In some embodiments, the reference state is a rest state and the test state is a post- stimuli state following application of a physiological or pharmacological stimulus to the patient. The physiological stimulus may, for example, be exercise or change of body position. Exemplary pharmacological stimulus include ajmaline, adrenaline, isoprenaline, and flecainide. Alternatively, the reference state could be a stress state (e.g. following stimulus) and the test state could be a rest state. In fact, in embodiments of the invention, multiple physiological data sets could be acquired from a patient over time and in different states and the approach described and claimed herein can be used to compare any two or more of the data sets. It is possible, for example, to analyse a sequence (e.g. time sequence) of data sets, each data set being compared with the preceding data set in the sequence.

In some embodiments, the spatial locations are locations on the internal or external surface of the heart.

In some embodiments, the method further comprises generating an output that comprises the spatial locations and associated time delays. The output may be displayed to a user (e.g. a medical practitioner).

In some embodiments, displaying the output to a user comprises representing the spatial locations in a two-dimensional map and indicating relative magnitudes of the time delays associated with the spatial locations at the respective position on the two-dimensional map. The relative magnitudes may be actual time delays. More preferably they represent time delay differences ("deltas") for each location with respect to a reference time delay, for example with respect to an average (e.g. mean or median) of all the time delays for all spatial locations encompassed by the output. The relative magnitudes may be specific values for each point on the map. Alternatively, the relative magnitudes may be bands of values, so rather than each point on the map displaying a specific value it instead displays that respective band within which the time delay or "delta" for that spatial location falls. The representation of the relative magnitudes on the map may also indicate a "direction" of the difference; that is whether the "delta" for a given location is negative or positive (i.e. whether the time delay at that point is more or less than the reference time delay). Where the relative magnitudes are displayed in bands, the boundaries between bands may be considered as thresholds. In a simple case, there may be just a single threshold, with all time delays or "deltas" below the threshold being in one band and those above the threshold in another. In other examples, there may be two or more thresholds to either side of the reference time delay.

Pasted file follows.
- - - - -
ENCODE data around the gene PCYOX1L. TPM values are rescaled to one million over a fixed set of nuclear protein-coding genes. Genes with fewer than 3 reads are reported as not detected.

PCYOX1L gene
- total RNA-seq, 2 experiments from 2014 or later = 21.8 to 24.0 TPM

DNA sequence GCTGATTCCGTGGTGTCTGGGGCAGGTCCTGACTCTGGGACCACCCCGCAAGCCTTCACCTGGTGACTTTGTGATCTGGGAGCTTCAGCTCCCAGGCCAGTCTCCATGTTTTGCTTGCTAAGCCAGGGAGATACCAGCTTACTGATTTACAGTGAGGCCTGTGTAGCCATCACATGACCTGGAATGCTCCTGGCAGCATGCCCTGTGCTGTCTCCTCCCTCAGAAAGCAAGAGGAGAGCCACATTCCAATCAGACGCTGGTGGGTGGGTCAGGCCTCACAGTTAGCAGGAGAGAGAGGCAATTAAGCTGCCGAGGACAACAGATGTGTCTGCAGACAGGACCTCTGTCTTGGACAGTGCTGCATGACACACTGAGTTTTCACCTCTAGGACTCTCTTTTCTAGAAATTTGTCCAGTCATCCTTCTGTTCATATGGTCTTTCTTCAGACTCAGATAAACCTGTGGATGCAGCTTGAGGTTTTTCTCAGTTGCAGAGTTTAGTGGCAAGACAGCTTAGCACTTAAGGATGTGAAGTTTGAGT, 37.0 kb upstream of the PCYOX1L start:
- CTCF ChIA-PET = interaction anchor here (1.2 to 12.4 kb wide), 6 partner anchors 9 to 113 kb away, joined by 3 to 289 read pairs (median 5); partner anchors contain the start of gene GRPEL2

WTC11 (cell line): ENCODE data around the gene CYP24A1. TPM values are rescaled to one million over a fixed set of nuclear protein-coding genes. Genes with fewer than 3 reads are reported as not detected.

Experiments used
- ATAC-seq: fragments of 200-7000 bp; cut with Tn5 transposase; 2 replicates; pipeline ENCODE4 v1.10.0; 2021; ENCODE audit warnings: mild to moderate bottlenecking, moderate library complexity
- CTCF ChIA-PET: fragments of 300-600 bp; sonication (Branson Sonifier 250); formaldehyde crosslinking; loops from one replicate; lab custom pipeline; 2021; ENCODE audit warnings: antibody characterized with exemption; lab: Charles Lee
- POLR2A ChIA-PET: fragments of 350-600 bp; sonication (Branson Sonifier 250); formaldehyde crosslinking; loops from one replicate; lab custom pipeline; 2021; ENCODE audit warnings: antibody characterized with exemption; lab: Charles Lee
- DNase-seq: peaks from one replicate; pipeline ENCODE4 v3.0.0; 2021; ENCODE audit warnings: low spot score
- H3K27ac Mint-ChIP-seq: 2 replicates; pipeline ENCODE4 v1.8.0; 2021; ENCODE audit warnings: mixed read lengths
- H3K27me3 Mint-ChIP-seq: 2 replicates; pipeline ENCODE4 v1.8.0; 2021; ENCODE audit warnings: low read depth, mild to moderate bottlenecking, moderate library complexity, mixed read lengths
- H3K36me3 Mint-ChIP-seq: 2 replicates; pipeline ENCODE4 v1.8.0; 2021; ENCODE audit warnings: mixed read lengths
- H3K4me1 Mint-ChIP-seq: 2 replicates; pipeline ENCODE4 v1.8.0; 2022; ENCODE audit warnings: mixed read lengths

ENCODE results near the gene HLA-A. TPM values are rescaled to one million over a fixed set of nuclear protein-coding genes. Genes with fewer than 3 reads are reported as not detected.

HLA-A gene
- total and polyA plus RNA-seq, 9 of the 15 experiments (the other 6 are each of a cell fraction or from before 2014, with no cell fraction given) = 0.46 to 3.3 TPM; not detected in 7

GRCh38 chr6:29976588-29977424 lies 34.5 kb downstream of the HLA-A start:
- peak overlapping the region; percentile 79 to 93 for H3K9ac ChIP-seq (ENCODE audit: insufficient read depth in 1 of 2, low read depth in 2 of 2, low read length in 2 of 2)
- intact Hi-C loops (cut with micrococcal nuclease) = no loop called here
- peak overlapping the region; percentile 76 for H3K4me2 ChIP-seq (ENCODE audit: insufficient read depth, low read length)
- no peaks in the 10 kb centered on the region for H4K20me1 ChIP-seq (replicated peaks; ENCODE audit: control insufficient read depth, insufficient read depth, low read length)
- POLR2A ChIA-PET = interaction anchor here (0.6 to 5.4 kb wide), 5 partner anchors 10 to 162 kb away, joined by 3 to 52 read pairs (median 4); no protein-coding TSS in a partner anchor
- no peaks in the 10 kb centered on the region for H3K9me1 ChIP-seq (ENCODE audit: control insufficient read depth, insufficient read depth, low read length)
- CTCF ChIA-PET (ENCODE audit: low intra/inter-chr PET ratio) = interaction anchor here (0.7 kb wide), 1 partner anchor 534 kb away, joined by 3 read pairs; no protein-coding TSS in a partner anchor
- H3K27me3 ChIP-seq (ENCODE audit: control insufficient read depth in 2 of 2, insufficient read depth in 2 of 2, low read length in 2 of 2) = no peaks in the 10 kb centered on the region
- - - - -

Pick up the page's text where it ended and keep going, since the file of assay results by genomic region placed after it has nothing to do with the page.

The relative magnitudes (e.g. bands and direction) of the time delays may be indicated by different colours and/or intensity of colour.

In some embodiments the location of one or more cardiac structures can also be indicated on the two-dimensional map.

In some embodiments, the method comprises generating an output that represents a summary of the time delays over the whole heart (or a specific region of interest comprising multiple spatial locations). The summary output may, for example, be a function of all of the relative magnitudes (e.g. a function of the "deltas" for all relevant spatial locations). For instance, the summary output may be a standard deviation of all of the "deltas".